Under the microscope —

The 2019 Olympus Global Image of the Year honorees find beauty under the microscope.

Detail from the winning entry in the first Olympus Global Image of the Year Life Science Light Microscopy Award. It shows immunostaining of a mouse-brain slice with two fluorophores.

Enlarge / Detail from the winning entry in the first Olympus Global Image of the Year Life Science Light Microscopy Award. It shows immunostaining of a mouse-brain slice with two fluorophores.

For several years now, we’ve regularly featured the winners of Nikon’s annual Small World microscopy contest. Now, Olympus has entered the artful imaging arena with its first Global Image of the Year Award. Like the Small World contest, the intent is to highlight artful scientific imaging in hopes of inspiring the world to appreciate the inherent beauty of microscopy imaging. Olympus announced the winners (one global winner, plus three regional winners), along with several runners-up, last month. They do not disappoint.

As Ars’ John Timmer noted in his 2018 Small World coverage: “Microscopy is a sibling of photography in many ways beyond the involvement of high-end lenses. While it might not matter for scientific purposes, a compelling microscope image depends on things like composition, lighting, exposure, and more. And these days, both fields rely heavily on post-processing.” All those elements are abundant in the new crop of Olympus winners.

Spain’s Ainara Pintor snagged the top honor from over 400 submissions with her gorgeous image of an immunostained mouse-brain slice, titled Neurogarden. The image focuses on the hippocampus area of a single slice, but there are more than 70 million neurons in the mouse brain as a whole, according to Pintor. Howard Vindin of Australia won the regional prize for Asia-Pacific by capturing an autofluorescence image of a mouse embryo. US entrant Tagide de Carvalho won the regional award for the Americas with his colorful image of a tardigrade. The regional winner for Europe, the Middle East, and Africa was the UK’s Alan Prescott, for his image capturing the frozen section of a mouse’s head.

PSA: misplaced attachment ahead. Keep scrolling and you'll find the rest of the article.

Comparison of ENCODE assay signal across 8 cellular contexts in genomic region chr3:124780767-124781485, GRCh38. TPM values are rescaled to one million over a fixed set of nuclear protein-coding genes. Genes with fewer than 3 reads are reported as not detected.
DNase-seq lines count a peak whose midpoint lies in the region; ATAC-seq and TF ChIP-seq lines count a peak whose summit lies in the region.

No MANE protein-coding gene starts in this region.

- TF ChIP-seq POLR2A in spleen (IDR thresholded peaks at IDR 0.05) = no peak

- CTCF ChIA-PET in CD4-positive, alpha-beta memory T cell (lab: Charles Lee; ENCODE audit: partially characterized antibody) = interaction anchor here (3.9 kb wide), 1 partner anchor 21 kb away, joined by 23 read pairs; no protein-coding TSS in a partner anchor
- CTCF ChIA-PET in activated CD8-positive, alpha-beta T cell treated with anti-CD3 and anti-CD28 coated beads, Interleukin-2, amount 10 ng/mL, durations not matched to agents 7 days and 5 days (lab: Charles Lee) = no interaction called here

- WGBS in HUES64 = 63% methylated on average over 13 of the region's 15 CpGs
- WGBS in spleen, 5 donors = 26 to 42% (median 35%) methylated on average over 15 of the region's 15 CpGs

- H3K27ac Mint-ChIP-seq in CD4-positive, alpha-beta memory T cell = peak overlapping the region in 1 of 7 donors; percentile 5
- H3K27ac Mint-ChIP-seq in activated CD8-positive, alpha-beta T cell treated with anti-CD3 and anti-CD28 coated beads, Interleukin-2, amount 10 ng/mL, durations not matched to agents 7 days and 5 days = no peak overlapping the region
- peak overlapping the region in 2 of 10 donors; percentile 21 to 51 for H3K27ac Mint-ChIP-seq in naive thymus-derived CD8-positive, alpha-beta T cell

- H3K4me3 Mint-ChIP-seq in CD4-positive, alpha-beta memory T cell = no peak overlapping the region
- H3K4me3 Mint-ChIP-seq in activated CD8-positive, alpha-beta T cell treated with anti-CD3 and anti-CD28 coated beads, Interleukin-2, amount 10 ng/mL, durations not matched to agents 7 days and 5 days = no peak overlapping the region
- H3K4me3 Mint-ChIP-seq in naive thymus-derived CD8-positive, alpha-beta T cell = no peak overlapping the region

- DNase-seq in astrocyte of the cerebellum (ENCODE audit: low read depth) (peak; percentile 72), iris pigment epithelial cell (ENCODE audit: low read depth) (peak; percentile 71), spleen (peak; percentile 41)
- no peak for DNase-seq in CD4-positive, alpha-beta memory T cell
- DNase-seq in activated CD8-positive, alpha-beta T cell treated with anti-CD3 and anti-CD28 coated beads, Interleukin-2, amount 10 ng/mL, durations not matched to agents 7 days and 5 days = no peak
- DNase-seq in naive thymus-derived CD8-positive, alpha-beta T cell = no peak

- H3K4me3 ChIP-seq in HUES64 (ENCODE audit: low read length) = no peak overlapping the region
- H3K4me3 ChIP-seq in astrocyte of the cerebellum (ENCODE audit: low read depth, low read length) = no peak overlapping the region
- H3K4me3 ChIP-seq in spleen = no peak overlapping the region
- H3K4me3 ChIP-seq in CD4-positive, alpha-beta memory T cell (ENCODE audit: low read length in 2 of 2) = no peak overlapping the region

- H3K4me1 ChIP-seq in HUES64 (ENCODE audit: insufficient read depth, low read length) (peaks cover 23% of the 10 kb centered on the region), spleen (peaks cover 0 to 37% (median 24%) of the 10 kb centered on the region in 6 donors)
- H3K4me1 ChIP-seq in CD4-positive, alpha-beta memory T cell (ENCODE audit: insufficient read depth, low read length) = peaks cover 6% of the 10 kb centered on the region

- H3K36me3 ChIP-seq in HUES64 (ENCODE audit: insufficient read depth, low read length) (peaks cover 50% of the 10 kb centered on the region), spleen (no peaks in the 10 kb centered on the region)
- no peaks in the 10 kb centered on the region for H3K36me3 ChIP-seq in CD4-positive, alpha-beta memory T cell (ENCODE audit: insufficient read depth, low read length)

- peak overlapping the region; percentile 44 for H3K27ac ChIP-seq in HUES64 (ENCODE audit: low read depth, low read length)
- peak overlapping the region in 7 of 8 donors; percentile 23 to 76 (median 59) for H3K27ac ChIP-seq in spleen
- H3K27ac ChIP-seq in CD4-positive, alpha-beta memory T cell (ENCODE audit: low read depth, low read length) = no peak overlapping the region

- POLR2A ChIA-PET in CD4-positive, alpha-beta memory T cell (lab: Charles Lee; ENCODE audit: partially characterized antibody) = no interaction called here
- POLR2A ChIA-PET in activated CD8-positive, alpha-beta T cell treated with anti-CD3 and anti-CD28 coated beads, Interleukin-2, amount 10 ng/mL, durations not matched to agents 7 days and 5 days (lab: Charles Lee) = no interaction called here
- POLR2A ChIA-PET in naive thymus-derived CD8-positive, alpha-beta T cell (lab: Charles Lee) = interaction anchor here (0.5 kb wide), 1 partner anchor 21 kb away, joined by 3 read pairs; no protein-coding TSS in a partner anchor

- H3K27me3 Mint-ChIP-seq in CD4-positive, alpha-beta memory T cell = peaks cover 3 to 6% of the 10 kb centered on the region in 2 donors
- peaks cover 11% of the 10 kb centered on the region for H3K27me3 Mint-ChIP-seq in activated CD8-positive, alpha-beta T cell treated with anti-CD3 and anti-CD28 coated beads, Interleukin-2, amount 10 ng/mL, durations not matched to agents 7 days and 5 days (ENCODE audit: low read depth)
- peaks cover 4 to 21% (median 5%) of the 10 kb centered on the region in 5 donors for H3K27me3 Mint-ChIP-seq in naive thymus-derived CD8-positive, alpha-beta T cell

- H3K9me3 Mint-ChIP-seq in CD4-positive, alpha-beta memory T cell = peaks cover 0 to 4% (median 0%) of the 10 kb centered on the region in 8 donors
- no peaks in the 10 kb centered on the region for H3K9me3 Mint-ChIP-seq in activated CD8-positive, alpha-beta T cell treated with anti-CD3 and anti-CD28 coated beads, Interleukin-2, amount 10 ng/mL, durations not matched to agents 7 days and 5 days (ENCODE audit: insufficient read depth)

Honorable mentions included striking microscopic images of photonic crystals in insect scales, crystallized amino acids, desert locust wings, and opal embedded in iron sandstone, among others. Clearly, the field of photomicroscopy is still attracting top-notch talent.

  • Global Winner: immunostaining of a mouse brain slice with two fluorophores

  • Regional Winner for the Americas: it’s a colorful tardigrade!

    Tagide de Carvalho/Olympus

  • Asia-Pacific Regional Winner: Autofluorescence image of a mouse embryo.

    Howard Vindin/Olympus

  • EMEA Regional Winner: frozen section of a mouse’s head.

    Alan Prescott/Olympus

  • Honorable Mention: mouse spinal cord.

    Tong Zhang/Olympus

  • Honorable Mention: image of 3D depth color-coded reconstruction of confocal images of microtubules in monkey fibroblast cells.

    Daniela Malide/Olympus

  • Photonic crystals in insects (beetles and weevils) FTW!

    Rudolf Buechi/Olympus

  • Preparation of amino acids crystallized out of an ethanol solution.

    Justin Zoll/Olympus

  • The desert locust is one example of an insect species that has evolved foldable wings, the better to keep them clean and intact. This image is called A Road in the Sky because “veins look like roads and spines on [the] wing membrane are like stars.”

    Hamed Rajabi/Olympus

  • Green gem material, prase opal, magnified through a microscope, looks like an aerial coastline view. The brown areas are iron sandstone host rock.

    Nathan Renfro/Olympus

  • Microscopic image of fruit fly brain.

    Martin Hailstone/Olympus

  • Inflorescence of developing flower buds expressing fluorescent reporters (cyan), with cell walls stained red.

    Nat Prunet/Olympus

  • The ovary of a gall-inducing wasp showing the eggs.

    Ming-Der Lin/Olympus

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